Bitwise Harmony

πŸ“… 2023-02-05

🏷 Music, Programming

In the spring of 2020, with the pandemic starting, I decided to spend a couple of months writing a SID-chip style audio engine and a tracker called Bitwise Harmony, all in C11 and based on SDL.

A 30-year journey

Electronic music is perhaps my second favorite hobby (programming being #1, of course). My earliest memory in this field is from the C64, where one of the tapes "borrowed" from a friend had a piano simulator where you could play and record a short song. It was slow, clunky and sounded horrendous in every way, but the idea of using a computer as a musical instrument really resonated with me β€” there are endless possibilities for creativity!

Over the years I played around with ProTracker on the Amiga 500 and later did more serious work with Scream Tracker on the PC. My skills growing, eventually I moved on to MIDI trackers on Windows, intent on composing some orchestral music using General MIDI instruments. This was around the year 2000. My music was starting to gain some complexity at that point, thanks to not being restricted to keyboard and mouse input and using an actual synthesizer keyboard for recording the notes. Later on, after becoming a Mac user, I went all in on Logic Pro and even recorded a couple of songs with lyrics.

Eventually, the amount of time and focus needed to produce a composition of acceptable quality started to be incompatible with my family duties. The situation closely mirrored what was happening with my hobby programming projects. The only way forward was to scale back to simpler and smaller things.

Modernized chiptunes

For a long time I've been fascinated by audio synthesis, i.e., procedurally generating audio samples based on simple waveforms. If you generate the samples from scratch, the computer truly has become your instrument! I kept thinking about this for several years while working on other projects.

Having started computing on the C64, SID music and chiptunes are very close to my heart. The core idea for Bitwise Harmony was taking that kind of audio synthesis and applying some modern twists for flexibility: more than three voices, layered voices, and a few effects familiar from Scream Tracker.

The project has two main components:

I wrote both components from scratch on top of SDL. Creating everything from scratch was really a key motivator for me in the project: not only making the audio part of the electronic instrument, but the UI as well.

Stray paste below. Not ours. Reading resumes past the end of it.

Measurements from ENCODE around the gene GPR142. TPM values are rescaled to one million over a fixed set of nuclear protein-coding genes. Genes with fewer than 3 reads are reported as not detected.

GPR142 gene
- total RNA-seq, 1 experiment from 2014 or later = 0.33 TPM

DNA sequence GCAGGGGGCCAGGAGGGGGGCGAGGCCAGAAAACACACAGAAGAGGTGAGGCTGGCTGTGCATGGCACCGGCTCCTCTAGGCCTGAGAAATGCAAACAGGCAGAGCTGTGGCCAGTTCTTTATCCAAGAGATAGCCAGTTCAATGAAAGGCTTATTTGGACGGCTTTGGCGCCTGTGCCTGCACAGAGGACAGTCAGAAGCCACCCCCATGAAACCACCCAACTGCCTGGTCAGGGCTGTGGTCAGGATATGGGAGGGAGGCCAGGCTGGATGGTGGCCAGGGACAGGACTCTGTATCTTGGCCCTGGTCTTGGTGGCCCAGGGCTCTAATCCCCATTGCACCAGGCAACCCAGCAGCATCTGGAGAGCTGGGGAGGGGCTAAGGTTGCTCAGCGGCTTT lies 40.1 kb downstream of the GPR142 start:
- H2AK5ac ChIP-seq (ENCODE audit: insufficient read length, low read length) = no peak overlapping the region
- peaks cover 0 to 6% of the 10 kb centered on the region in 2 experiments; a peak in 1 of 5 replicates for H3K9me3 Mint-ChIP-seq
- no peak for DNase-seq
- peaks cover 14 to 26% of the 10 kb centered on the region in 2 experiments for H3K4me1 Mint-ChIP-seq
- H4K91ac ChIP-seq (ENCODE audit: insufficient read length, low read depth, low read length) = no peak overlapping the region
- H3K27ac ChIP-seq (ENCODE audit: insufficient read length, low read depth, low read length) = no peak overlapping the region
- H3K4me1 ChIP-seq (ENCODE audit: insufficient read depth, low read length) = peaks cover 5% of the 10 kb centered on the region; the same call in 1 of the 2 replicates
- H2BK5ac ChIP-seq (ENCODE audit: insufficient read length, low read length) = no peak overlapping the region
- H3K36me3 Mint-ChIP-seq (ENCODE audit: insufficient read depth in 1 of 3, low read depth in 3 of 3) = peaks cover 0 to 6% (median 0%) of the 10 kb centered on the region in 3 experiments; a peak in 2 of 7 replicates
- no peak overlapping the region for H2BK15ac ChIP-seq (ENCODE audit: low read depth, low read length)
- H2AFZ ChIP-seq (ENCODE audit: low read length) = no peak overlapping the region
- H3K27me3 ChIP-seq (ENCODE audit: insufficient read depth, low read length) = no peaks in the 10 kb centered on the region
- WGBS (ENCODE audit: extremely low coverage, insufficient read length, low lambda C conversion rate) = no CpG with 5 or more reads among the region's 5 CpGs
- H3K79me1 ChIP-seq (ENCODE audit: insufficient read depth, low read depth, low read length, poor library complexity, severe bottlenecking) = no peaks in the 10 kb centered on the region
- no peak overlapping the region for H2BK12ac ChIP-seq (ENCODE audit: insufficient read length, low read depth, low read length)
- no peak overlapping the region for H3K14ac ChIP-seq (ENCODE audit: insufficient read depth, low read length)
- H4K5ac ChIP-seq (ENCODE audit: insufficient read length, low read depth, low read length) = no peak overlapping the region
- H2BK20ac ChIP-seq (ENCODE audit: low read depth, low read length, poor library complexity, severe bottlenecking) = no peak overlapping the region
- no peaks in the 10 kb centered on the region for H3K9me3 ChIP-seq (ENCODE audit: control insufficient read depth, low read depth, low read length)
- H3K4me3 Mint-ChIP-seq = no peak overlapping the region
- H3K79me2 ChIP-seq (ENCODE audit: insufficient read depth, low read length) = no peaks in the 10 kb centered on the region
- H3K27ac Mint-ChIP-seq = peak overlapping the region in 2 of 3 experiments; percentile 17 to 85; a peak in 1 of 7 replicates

The GUI toolkit started in Bitwise Harmony was used as a starting point for Lagrange. In comparison, this earlier version feels like a rough prototype. There are so many little details that have been improved over the past couple of years, for example support for multiple windows, proper HiDPI rendering, better Unicode text, improved behavior on different operating systems, and integration with native UI components. Still, this old GUI gets the job done well enough.

Forming waves

The heart of the audio engine is a simple waveform generator whose output is controlled by user-defined amplitude envelopes. The main challenge with this is that no matter what happens, you can never abruptly stop a wave! This would cause a loud clicking sound because such a rapid change is effectively a very short and high-frequency wave of its own. Instead, each period of the wave must be allowed to terminate to zero or be faded out gradually. When playing rapidly changing notes, some with effects applied, this can get a little tricky. In practice, the sample generator will have a little bit of asynchrony with the notes to be started. However, when you are producing 44100 samples per second, there is room for transitions.

The second challenge, specific to real-time audio, is that the system does a bit of buffering to ensure stutter-free playback. The actual amount of buffering required by an SDL app generating real-time audio seems to be highly OS-specific. In Preferences, one can adjust the size of the audio buffer. It should be as small as possible without the audio breaking down. Having to resort to a large buffer is annoying as playing notes on a delay is never a nice experience.

Sources and binaries

CC-BY-SA 4.0

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